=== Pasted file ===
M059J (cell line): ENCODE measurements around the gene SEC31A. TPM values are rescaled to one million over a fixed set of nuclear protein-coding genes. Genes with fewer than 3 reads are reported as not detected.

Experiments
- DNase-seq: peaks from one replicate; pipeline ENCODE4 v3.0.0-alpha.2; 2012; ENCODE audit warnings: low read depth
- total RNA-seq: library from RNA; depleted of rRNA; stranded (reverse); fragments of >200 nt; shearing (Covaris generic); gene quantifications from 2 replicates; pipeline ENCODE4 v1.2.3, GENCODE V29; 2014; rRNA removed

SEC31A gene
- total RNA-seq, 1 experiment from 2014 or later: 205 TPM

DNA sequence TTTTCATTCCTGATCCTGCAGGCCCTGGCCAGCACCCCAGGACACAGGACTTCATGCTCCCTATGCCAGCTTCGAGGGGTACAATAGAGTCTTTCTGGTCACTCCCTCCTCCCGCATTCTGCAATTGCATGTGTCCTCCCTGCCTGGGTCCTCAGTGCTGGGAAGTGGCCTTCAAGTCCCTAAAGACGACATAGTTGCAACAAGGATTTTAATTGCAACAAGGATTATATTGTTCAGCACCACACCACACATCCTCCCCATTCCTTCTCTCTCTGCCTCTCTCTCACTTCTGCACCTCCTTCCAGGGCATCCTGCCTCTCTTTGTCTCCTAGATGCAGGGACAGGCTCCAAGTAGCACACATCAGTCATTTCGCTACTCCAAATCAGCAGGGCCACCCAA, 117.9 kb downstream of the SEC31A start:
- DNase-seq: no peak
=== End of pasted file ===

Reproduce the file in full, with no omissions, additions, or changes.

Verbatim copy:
M059J (cell line): ENCODE measurements around the gene SEC31A. TPM values are rescaled to one million over a fixed set of nuclear protein-coding genes. Genes with fewer than 3 reads are reported as not detected.

Experiments
- DNase-seq: peaks from one replicate; pipeline ENCODE4 v3.0.0-alpha.2; 2012; ENCODE audit warnings: low read depth
- total RNA-seq: library from RNA; depleted of rRNA; stranded (reverse); fragments of >200 nt; shearing (Covaris generic); gene quantifications from 2 replicates; pipeline ENCODE4 v1.2.3, GENCODE V29; 2014; rRNA removed

SEC31A gene
- total RNA-seq, 1 experiment from 2014 or later: 205 TPM

DNA sequence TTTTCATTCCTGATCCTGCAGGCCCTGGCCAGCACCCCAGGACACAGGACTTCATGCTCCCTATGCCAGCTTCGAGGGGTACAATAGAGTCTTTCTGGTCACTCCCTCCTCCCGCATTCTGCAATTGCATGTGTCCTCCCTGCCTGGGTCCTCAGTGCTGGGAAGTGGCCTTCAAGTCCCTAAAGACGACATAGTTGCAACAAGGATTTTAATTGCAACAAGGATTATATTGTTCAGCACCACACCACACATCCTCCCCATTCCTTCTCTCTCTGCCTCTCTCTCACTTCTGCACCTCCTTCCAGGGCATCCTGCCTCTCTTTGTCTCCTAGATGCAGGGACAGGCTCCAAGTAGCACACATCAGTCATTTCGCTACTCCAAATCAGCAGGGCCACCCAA, 117.9 kb downstream of the SEC31A start:
- DNase-seq: no peak